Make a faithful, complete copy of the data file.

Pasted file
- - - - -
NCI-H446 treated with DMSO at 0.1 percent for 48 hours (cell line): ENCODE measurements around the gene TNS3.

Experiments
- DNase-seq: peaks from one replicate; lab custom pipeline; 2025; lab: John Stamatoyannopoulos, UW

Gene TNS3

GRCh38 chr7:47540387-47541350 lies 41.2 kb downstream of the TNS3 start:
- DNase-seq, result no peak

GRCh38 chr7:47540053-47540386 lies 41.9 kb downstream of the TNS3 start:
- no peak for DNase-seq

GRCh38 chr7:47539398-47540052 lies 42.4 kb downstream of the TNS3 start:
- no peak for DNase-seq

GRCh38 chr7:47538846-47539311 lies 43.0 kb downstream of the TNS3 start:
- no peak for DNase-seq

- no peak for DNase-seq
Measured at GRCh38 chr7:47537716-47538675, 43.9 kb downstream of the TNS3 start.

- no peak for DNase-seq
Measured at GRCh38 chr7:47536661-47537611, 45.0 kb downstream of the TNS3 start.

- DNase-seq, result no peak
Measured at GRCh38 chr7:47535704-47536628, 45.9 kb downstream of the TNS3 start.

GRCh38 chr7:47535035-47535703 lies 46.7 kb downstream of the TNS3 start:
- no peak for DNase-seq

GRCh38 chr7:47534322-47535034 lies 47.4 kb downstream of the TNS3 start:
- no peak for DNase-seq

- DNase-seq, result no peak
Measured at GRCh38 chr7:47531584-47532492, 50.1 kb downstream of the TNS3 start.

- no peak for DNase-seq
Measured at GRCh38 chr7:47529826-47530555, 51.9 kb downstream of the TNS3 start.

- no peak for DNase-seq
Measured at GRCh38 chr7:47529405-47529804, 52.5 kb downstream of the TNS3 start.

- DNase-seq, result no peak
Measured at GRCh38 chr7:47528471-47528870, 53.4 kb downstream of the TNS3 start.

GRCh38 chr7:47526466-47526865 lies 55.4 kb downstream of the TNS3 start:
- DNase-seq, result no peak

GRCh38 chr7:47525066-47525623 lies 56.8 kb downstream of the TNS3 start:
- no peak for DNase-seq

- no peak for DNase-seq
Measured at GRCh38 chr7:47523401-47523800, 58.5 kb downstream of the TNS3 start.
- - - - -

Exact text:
NCI-H446 treated with DMSO at 0.1 percent for 48 hours (cell line): ENCODE measurements around the gene TNS3.

Experiments
- DNase-seq: peaks from one replicate; lab custom pipeline; 2025; lab: John Stamatoyannopoulos, UW

Gene TNS3

GRCh38 chr7:47540387-47541350 lies 41.2 kb downstream of the TNS3 start:
- DNase-seq, result no peak

GRCh38 chr7:47540053-47540386 lies 41.9 kb downstream of the TNS3 start:
- no peak for DNase-seq

GRCh38 chr7:47539398-47540052 lies 42.4 kb downstream of the TNS3 start:
- no peak for DNase-seq

GRCh38 chr7:47538846-47539311 lies 43.0 kb downstream of the TNS3 start:
- no peak for DNase-seq

- no peak for DNase-seq
Measured at GRCh38 chr7:47537716-47538675, 43.9 kb downstream of the TNS3 start.

- no peak for DNase-seq
Measured at GRCh38 chr7:47536661-47537611, 45.0 kb downstream of the TNS3 start.

- DNase-seq, result no peak
Measured at GRCh38 chr7:47535704-47536628, 45.9 kb downstream of the TNS3 start.

GRCh38 chr7:47535035-47535703 lies 46.7 kb downstream of the TNS3 start:
- no peak for DNase-seq

GRCh38 chr7:47534322-47535034 lies 47.4 kb downstream of the TNS3 start:
- no peak for DNase-seq

- DNase-seq, result no peak
Measured at GRCh38 chr7:47531584-47532492, 50.1 kb downstream of the TNS3 start.

- no peak for DNase-seq
Measured at GRCh38 chr7:47529826-47530555, 51.9 kb downstream of the TNS3 start.

- no peak for DNase-seq
Measured at GRCh38 chr7:47529405-47529804, 52.5 kb downstream of the TNS3 start.

- DNase-seq, result no peak
Measured at GRCh38 chr7:47528471-47528870, 53.4 kb downstream of the TNS3 start.

GRCh38 chr7:47526466-47526865 lies 55.4 kb downstream of the TNS3 start:
- DNase-seq, result no peak

GRCh38 chr7:47525066-47525623 lies 56.8 kb downstream of the TNS3 start:
- no peak for DNase-seq

- no peak for DNase-seq
Measured at GRCh38 chr7:47523401-47523800, 58.5 kb downstream of the TNS3 start.